Lyric poems built with consummate skill by a poet at the peak of her powers.
Heaven's Thieves is a collection engaged with the big questions—What are bodies for” What does it mean to be alive” What is beauty and why does it have such power over us” What is the point of art??and the urgent ones—how to live in a shattered ecology, what to do about grief, illness, betrayal. Sinclair turns her attention to these questions with fearless curiosity, economy, and an originality born of her willingness to pursue her own line of inquiry to its limit. These poems get close and cut deep, mixing subject and object, surface and soul: “Red mud glistens / like cut fruit—or like the knife / that did the cutting, laid down.?
In this, her fifth collection, Sinclair knows that nature is both “done to death” and “inexhaustible?; that art is an elegy for experience, but even so,
is not to wash through the body of a deer like a ghost;
it isn—t to skulk under a living skin.
It's a change in the value of things. (from “The Dead?)
Experience and its value are changed in these poems. They are as wise as they are disruptive, and they change us as surely as they remake the world.
Praise for Sue Sinclair:
??a poet who looks long and hard at the world to draw existential meaning. Her studious gaze is insightful, even — dare I say it in this secular age — soulful.” “Barbara Carey, The Toronto Star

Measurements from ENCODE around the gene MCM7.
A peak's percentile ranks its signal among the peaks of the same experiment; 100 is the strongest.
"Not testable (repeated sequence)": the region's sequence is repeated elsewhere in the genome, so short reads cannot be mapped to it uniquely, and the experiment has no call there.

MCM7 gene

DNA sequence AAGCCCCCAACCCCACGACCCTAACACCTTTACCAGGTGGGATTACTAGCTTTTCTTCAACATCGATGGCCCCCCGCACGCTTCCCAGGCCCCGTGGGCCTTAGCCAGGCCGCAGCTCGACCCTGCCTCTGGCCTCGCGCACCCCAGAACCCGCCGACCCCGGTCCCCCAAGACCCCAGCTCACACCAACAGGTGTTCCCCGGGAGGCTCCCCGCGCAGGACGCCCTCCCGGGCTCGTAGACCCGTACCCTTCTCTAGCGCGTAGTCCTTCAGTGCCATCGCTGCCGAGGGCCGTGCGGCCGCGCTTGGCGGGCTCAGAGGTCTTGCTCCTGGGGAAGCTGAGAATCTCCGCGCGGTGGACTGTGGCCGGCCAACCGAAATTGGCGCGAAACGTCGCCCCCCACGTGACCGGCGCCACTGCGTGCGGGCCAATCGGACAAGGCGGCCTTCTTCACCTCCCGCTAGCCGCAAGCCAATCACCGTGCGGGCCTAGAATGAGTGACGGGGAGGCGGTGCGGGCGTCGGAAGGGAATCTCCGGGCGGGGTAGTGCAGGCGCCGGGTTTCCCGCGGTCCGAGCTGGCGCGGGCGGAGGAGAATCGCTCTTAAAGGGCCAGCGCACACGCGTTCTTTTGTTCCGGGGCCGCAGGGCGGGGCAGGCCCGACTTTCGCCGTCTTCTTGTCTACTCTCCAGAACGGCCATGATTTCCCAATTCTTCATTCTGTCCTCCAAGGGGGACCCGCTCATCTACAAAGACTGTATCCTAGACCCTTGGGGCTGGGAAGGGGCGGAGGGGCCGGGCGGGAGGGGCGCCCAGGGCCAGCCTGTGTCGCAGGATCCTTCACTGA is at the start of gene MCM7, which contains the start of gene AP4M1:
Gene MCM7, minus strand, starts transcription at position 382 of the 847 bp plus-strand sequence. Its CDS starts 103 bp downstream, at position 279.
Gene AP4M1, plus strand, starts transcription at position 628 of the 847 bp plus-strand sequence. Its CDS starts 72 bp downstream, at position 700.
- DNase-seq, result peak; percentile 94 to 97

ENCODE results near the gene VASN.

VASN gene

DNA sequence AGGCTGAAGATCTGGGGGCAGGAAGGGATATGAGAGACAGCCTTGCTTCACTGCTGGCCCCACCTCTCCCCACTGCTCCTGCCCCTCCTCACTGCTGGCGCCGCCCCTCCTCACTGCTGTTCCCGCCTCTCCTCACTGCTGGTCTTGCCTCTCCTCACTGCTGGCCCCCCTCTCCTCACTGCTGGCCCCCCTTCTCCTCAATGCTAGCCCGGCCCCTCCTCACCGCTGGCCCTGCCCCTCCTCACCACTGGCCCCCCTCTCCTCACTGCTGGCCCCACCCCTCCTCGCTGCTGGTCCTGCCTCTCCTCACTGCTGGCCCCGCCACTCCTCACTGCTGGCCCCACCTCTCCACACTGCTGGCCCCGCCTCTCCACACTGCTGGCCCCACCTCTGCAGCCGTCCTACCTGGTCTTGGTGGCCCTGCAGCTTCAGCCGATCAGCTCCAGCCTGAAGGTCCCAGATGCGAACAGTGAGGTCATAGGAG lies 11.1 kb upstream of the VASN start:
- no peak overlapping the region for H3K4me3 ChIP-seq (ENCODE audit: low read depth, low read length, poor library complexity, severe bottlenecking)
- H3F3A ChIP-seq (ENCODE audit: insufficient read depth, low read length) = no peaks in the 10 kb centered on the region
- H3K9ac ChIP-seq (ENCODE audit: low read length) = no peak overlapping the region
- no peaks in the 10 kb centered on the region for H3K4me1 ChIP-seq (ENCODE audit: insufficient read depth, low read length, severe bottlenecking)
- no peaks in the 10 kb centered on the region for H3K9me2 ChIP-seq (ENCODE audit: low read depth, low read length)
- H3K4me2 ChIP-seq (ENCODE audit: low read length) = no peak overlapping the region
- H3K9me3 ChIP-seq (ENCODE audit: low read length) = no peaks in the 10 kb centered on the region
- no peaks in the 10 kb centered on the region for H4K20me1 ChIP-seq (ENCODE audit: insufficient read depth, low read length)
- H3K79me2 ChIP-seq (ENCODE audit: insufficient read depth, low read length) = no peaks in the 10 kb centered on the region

??vivid, lively, crisp, and packed with delicious surprise metaphors.” “Anita Lahey, Arc Poetry Magazine
About the author
Sue Sinclair grew up in St. John's, Newfoundland. Her extraordinary poetic powers were first recognized when she won two creative writing awards at University of New Brunswick: the Walker Prize and the Angela Ludvine Memorial Prize. Her first poetry collection, Secrets of Weather & Hope, was a finalist for the 2002 Gerald Lampert Award, and her second, Mortal Arguments, was a finalist for the Atlantic Poetry Prize. Her work appears frequently in magazines such as The Fiddlehead, Canadian Literature, Grain, The New Quarterly, and The Malahat Review, and in anthologies such as Coastlines and Breathing Fire II.